Polperro Family History
The CURTIS family of Polperro
The long line and interwoven branches of the Curtis family in Polperro certainly extends as far back as the 17th century. Later church records record the marriage of William Curtis on 27th December 1766 to Jane, the daughter of William and Elizabeth Jesper at Lansallos.
Descendants of their eleven children have married into many notable local families including, Pearne, Puckey, Holten, Libby, Skinner, Jolliff, Minards, Roose and Langmaid. One such linking of local families occurred in 1843 when William Henry Curtis, then aged just 20, married Elizabeth Swartman the daughter of William Swartman (of the Lottery) and granddaughter of the infamous Roger Toms. By 1851 they had four children but that was the year Scarlet fever swept thorough Polperro. Nowadays so easily treatable, then it was a killer and the three youngest of the four children all died. As with so many families of that time, when more children were born, they were given the names of the lost brothers and sisters and so it was in William and Elizabeth began their family again with a second son William Henry and a second daughter named Elizabeth.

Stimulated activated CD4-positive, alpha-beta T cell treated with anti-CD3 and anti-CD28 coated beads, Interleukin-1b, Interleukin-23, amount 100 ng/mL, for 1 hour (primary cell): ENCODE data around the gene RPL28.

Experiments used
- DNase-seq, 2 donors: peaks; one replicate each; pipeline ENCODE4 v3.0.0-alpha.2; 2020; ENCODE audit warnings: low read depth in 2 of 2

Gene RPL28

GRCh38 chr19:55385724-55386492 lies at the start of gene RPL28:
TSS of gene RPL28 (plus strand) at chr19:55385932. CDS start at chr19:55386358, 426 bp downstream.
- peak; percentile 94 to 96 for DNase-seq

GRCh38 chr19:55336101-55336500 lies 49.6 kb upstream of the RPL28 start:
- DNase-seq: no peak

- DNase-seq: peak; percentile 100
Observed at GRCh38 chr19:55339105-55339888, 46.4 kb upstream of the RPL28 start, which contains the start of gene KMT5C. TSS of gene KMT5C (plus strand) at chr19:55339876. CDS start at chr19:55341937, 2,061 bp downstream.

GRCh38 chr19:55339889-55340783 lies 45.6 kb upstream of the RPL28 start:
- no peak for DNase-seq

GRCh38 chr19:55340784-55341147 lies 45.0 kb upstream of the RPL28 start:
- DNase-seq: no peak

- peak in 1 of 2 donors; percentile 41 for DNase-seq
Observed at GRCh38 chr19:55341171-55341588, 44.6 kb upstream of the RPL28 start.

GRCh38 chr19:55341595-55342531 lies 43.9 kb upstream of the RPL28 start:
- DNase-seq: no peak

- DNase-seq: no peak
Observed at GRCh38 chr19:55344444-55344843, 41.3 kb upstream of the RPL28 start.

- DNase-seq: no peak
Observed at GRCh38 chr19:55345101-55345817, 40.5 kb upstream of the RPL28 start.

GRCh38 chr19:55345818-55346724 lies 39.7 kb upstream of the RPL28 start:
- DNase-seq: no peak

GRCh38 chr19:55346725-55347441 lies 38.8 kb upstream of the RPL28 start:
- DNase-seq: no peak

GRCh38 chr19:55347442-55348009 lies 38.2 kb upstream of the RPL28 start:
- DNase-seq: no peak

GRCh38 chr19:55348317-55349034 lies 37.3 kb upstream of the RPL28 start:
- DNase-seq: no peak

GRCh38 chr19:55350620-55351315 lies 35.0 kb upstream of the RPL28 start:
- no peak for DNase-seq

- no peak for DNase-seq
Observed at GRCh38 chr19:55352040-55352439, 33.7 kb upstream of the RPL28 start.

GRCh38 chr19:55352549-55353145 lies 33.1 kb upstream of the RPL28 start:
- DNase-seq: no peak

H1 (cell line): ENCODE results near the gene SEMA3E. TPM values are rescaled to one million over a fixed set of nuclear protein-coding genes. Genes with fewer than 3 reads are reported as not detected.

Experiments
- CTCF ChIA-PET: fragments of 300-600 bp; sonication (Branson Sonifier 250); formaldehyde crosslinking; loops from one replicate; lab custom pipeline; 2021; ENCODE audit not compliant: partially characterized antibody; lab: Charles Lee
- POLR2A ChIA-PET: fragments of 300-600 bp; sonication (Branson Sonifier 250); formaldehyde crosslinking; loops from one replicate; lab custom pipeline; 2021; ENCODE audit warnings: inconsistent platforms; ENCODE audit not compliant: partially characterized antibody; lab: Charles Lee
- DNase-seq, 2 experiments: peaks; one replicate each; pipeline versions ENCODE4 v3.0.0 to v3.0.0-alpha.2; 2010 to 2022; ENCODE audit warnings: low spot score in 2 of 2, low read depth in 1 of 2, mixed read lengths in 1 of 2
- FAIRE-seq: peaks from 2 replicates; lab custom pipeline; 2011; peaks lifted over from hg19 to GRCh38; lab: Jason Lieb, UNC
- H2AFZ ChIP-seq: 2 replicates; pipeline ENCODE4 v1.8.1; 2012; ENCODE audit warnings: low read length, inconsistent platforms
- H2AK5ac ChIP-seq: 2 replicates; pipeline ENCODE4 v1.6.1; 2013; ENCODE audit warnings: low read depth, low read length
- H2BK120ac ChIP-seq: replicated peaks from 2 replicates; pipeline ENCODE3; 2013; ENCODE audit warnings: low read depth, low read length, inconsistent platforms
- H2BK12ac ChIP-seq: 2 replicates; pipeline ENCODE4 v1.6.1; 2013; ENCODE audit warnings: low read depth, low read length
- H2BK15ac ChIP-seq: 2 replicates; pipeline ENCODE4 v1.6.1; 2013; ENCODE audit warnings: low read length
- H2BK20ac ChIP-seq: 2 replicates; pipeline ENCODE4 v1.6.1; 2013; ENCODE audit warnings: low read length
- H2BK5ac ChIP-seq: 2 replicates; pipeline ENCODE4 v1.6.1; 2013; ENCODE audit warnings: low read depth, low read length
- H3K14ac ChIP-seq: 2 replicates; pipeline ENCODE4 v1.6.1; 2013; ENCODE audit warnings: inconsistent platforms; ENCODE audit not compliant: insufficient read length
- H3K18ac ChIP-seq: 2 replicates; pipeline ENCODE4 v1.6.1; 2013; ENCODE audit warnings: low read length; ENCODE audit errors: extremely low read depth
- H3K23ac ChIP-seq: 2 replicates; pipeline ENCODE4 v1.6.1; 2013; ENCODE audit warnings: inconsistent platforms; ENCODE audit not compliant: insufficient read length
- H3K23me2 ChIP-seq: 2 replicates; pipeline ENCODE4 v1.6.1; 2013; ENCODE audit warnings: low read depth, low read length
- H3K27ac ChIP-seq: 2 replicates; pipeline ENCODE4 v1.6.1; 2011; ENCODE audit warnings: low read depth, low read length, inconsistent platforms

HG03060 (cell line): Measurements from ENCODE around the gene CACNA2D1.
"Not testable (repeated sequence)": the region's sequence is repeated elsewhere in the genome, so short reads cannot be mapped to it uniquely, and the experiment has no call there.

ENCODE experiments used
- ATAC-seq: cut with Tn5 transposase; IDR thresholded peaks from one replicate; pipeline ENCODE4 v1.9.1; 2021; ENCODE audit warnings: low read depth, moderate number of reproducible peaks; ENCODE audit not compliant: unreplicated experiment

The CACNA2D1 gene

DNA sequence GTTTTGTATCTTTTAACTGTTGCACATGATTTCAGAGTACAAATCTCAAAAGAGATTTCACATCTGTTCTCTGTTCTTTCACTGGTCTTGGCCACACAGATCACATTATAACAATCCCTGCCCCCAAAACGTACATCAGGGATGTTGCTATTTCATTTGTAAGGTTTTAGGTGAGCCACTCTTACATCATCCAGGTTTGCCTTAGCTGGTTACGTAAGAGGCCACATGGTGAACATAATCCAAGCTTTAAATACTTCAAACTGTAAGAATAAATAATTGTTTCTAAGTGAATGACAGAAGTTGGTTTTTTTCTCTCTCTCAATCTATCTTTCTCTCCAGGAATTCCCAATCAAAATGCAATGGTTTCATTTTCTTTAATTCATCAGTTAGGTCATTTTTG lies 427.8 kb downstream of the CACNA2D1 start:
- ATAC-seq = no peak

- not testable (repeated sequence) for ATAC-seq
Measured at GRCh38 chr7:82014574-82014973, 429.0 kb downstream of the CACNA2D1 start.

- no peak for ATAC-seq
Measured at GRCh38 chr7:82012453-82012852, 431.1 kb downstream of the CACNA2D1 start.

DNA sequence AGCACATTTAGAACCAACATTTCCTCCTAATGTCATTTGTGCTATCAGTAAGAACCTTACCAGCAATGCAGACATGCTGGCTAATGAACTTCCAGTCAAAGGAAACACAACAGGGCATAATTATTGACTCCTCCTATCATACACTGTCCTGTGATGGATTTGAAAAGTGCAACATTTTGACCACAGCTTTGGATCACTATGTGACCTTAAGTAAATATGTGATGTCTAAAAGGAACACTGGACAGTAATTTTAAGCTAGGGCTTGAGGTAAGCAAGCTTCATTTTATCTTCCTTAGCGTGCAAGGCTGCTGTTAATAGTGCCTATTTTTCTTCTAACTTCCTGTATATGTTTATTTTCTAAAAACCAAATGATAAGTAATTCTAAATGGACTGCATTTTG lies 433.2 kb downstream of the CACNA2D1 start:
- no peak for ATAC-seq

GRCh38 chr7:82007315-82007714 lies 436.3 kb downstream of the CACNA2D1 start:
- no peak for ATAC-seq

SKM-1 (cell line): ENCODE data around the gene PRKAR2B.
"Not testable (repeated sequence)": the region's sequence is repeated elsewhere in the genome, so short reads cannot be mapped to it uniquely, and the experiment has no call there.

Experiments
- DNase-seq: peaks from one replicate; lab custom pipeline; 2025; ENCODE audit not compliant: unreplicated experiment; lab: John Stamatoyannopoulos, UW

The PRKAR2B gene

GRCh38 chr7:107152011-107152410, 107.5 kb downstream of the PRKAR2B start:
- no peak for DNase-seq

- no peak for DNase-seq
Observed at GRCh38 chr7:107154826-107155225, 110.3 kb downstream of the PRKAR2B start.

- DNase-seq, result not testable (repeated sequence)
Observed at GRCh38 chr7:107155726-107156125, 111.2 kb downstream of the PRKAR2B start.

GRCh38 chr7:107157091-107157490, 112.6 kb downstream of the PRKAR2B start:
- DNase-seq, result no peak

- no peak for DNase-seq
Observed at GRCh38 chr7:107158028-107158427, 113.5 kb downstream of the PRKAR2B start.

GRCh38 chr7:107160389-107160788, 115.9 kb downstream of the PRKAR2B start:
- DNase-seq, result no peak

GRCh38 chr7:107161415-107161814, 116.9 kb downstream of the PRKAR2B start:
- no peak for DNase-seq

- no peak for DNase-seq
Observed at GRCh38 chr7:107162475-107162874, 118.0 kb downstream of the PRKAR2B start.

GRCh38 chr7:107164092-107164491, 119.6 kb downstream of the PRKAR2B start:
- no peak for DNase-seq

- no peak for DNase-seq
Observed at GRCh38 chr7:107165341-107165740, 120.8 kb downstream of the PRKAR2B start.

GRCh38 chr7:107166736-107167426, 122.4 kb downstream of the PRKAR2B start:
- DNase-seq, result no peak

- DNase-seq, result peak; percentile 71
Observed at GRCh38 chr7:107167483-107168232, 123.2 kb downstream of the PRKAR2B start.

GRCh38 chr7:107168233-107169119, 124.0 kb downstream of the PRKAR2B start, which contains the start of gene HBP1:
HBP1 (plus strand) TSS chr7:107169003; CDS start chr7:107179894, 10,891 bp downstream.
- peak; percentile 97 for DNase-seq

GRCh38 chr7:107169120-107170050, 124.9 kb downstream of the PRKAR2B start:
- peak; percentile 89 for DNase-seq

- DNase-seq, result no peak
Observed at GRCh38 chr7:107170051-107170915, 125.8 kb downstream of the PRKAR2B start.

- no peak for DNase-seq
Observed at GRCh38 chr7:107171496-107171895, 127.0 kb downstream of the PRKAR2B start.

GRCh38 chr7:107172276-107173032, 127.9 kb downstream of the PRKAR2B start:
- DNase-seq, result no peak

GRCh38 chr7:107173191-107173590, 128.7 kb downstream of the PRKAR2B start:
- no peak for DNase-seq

William Henry Curtis (1853 - 1919) at work in his workshop in Polperro in September 1904
These children grew up in their parents twilight years, William Henry was apprenticed as a cordwainer and so began a life time making boots and shoes for the people of Polperro. He married the postman's daughter, Maria Victoria Minards and their daughter in turn married a 'foreigner,' one Police Constable Rothwill, posted to the village from St. Budeaux in Plymouth. William's sisters married too; his elder sister Mary Jane to George Stevens, a sailmaker, and his youngest sister Elizabeth emigrating to Liverpool where she married John A'Lee, so adding yet more Polperro names to the list of families with a Curtis connection!
There are many variations of the name to be found, from Curteys to Courtis, Curtis to Courtice, some individuals managing at least three different spellings of their name on different parish records. With the increase in literacy (both Elizabeth and William Henry had beautiful handwriting) Curtis and Courtis have become the two accepted spellings, with families of both still to be found in Polperro today.
[Text by Janet A'Lee]
Further details of the Curtis family of Polperro can be obtained from Jeremy Rowett Johns:
Further information on the family would also be welcomed.
Jeremy Rowett Johns, Polperro Heritage Museum © 2000